freedom

[Note: This is the 1st article in the series How to Make Your Dreams a Reality.]

We have all had incredible dreams at some point in our lives. As children there are no limits to our imagination. We want to become a space ranger, a superhero or a magical medicine woman that saves lives and whisks people off to safety in the face of impending danger.

When we’re young we’re told that we can be that space ranger or have that amazing life that we dream up in our racecar bunk bed.

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Being true to yourself is not easy. In magazines, we’re shown images of flawless airbrushed bodies. Luxury and celebrity lifestyles are worshipped. In our culture we’re judged for what we own and what we do. Not who we are.

It’s hard to remain true to yourself when our culture encourages competition. I don’t think competition is a bad thing necessarily. Our economy’s livelihood depends on it. The problem is we define everyone as winners or losers. He’s a janitor, he must be a loser.

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Free Your Mind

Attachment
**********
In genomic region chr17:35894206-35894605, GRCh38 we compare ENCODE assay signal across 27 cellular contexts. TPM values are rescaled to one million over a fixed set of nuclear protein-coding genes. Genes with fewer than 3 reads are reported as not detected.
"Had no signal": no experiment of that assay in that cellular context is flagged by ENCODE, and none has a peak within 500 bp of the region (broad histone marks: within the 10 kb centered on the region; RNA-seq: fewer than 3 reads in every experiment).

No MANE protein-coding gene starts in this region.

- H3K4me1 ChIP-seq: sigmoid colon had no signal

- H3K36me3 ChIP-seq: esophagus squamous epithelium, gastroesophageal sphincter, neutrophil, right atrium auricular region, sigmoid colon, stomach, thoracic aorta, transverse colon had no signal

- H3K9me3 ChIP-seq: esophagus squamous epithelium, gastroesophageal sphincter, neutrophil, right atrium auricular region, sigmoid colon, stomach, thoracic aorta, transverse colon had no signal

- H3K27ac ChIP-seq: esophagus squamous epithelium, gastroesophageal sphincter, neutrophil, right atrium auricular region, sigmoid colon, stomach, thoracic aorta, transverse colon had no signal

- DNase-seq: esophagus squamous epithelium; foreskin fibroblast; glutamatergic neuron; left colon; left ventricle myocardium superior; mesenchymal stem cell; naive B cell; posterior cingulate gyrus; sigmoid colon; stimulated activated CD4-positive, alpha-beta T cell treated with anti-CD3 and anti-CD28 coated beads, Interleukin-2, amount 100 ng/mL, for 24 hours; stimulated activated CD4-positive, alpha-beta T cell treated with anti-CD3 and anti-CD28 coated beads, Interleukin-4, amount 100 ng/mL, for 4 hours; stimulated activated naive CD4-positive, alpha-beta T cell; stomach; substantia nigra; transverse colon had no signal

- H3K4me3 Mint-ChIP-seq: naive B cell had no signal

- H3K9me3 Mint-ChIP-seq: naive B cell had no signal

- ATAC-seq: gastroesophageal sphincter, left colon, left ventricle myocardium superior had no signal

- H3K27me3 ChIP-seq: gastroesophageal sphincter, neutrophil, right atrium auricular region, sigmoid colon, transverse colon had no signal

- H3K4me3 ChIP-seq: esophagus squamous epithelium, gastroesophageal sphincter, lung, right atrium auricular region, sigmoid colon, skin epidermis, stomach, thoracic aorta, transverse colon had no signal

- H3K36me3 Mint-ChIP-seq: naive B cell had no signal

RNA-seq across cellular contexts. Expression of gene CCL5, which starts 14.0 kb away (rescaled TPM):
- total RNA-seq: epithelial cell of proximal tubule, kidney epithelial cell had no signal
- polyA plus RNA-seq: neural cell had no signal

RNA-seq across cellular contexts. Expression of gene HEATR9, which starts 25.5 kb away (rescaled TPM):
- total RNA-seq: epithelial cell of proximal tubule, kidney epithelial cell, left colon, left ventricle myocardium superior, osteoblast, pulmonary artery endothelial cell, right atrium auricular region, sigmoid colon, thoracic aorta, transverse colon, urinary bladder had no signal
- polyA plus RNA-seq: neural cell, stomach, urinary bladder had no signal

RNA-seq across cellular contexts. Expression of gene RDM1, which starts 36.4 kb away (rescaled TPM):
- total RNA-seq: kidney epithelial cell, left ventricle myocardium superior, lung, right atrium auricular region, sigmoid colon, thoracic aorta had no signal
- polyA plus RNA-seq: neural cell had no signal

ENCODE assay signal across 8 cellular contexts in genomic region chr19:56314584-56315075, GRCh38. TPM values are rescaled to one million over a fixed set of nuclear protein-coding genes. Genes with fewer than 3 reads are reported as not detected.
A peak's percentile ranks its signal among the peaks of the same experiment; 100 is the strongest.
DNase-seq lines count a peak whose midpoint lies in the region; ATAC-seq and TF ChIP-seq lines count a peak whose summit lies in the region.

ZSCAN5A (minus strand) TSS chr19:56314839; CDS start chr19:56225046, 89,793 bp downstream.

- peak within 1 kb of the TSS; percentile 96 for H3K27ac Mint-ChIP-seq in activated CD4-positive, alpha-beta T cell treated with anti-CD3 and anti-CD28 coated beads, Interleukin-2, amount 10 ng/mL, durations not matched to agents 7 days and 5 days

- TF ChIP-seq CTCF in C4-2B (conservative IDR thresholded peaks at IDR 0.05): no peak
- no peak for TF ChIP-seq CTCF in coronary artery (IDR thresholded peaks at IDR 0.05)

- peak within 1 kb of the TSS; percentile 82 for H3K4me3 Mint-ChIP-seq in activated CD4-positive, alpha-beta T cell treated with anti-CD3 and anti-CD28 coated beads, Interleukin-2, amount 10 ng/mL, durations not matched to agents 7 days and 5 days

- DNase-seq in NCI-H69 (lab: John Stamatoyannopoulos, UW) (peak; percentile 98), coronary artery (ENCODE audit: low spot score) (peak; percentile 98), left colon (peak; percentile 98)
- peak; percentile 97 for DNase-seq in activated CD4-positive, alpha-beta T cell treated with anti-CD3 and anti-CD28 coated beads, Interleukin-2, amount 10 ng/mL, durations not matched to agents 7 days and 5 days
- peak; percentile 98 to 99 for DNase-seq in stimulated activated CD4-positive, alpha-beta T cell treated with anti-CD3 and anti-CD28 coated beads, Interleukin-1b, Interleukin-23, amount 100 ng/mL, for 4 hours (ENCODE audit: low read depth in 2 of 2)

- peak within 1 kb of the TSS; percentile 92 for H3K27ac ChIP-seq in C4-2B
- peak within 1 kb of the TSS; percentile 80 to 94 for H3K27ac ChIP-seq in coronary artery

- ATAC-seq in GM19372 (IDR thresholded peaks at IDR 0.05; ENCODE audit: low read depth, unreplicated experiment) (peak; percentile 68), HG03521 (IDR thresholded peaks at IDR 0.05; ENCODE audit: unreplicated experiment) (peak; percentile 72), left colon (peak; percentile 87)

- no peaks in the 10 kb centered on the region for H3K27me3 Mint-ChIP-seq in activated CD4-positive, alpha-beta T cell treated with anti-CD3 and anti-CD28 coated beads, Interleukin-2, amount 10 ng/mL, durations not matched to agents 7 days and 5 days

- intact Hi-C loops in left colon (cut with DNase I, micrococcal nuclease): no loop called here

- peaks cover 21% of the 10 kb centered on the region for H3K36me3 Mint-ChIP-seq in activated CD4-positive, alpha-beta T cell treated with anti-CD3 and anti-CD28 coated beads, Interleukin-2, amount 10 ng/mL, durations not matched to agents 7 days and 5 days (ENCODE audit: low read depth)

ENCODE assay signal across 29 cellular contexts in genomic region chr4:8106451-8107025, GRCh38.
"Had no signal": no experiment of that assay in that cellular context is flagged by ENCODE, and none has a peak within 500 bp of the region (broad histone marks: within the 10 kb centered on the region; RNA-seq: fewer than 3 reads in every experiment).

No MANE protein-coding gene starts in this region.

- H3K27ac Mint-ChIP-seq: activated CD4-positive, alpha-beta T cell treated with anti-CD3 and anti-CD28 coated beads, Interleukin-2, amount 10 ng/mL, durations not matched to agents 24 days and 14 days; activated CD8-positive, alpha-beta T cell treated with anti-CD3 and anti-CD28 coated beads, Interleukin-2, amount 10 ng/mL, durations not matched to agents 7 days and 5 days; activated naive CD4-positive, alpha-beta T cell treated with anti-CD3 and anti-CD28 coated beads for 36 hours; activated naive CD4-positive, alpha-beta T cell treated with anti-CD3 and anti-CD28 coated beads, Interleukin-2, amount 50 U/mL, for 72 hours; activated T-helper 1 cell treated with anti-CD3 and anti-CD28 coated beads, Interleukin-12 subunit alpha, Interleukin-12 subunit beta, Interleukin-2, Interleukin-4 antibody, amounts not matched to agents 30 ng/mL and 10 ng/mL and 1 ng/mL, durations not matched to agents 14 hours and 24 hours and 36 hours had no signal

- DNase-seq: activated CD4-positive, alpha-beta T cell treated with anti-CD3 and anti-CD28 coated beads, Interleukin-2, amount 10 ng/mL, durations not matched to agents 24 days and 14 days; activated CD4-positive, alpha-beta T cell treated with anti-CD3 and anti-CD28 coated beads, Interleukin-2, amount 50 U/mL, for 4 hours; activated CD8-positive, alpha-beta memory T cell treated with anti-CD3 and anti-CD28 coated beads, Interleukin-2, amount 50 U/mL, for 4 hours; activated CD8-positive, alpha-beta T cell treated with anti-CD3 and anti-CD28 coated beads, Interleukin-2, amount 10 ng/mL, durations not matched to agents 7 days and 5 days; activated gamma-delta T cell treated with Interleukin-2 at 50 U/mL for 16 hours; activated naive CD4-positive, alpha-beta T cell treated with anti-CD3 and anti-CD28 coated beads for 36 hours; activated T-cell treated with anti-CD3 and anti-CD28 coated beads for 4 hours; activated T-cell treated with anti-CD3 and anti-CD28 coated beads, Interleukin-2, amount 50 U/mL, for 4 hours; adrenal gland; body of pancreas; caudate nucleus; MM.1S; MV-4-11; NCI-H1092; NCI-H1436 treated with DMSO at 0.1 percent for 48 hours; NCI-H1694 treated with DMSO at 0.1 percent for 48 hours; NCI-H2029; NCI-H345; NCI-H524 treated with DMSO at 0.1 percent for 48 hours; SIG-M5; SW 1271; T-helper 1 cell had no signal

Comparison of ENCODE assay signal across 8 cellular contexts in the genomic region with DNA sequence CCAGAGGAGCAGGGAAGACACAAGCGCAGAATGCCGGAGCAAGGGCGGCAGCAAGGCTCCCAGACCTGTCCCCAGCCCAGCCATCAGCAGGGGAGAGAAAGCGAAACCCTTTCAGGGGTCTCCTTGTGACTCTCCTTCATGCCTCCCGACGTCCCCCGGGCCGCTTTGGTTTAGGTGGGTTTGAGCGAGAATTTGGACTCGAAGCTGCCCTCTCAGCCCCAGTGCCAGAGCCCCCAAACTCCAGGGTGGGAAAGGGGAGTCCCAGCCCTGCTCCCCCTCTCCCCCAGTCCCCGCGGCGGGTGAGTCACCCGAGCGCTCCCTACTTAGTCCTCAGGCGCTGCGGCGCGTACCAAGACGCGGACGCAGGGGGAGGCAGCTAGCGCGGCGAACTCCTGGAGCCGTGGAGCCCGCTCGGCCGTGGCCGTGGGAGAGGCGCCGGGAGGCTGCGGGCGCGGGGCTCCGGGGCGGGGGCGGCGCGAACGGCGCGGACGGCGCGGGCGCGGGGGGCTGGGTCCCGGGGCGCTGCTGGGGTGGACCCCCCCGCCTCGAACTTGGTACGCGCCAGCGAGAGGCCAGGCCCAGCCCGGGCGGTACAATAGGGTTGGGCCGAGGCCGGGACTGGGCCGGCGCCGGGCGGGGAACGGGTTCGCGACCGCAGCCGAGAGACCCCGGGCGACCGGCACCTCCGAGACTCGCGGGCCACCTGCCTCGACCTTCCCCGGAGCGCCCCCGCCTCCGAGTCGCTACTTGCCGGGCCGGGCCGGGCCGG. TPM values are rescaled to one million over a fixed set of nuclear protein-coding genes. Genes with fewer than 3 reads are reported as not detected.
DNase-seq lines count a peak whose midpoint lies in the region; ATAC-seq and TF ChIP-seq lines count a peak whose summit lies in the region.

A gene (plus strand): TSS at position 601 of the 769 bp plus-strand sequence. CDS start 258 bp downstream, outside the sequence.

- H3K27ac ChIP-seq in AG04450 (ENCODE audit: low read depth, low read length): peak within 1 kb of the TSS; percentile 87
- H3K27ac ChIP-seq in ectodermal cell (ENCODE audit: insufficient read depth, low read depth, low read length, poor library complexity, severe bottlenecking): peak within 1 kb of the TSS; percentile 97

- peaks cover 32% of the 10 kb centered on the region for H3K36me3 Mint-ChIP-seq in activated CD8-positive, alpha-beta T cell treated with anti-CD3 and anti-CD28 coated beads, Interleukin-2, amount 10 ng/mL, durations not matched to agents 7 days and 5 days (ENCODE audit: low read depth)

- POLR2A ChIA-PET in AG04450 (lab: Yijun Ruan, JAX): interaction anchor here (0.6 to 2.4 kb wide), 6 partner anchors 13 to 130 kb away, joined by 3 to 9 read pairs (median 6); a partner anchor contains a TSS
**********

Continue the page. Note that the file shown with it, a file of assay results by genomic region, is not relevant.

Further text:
Each day we fight institutions, advertisers, and social norms for the ownership of our minds. Most of us live our lives with partially free minds. We’ll claim our freedom as long as our comfort zone is not violated. We rebel when the risk is minimal.

To ensure the freedom of your mind, here are 7 rules to help guide you. If you feel like any of these don’t apply to you, please break them.

1. Don’t be a tool.

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People spend vast amounts of time (and sometimes their whole life) wrestling with their minds, trying to figure out if their dreams are practical or ridiculous. Eventually most people give up, because they simply couldn’t make a decision.

The single biggest reason for unaccomplished goals and unfulfilled dreams, is the lack of ability to make a serious commitment. How many times in your life have you not done what you wanted to do, simply because you couldn’t make up your mind?

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photo by Wonderlane

I admit it. I am Enlightened. (If I was going to take the Zen approach, I might say I am Enlightened because I know there is no such thing as Enlightenment.) I’m not afraid to admit that I have “reached” Enlightenment. I think far too many people shy away from talking openly about being Enlightened because it’s such a taboo subject. After all, isn’t Enlightenment something reserved for sages and mystics?

Enlightened people aren’t simply sages though; they’re people like you and me.

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